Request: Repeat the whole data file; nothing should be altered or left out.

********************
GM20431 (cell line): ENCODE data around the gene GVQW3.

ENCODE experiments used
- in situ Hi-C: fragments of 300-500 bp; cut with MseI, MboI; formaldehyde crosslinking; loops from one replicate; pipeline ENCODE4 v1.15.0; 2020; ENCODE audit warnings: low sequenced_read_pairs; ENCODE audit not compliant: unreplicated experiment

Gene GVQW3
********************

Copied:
GM20431 (cell line): ENCODE data around the gene GVQW3.

ENCODE experiments used
- in situ Hi-C: fragments of 300-500 bp; cut with MseI, MboI; formaldehyde crosslinking; loops from one replicate; pipeline ENCODE4 v1.15.0; 2020; ENCODE audit warnings: low sequenced_read_pairs; ENCODE audit not compliant: unreplicated experiment

Gene GVQW3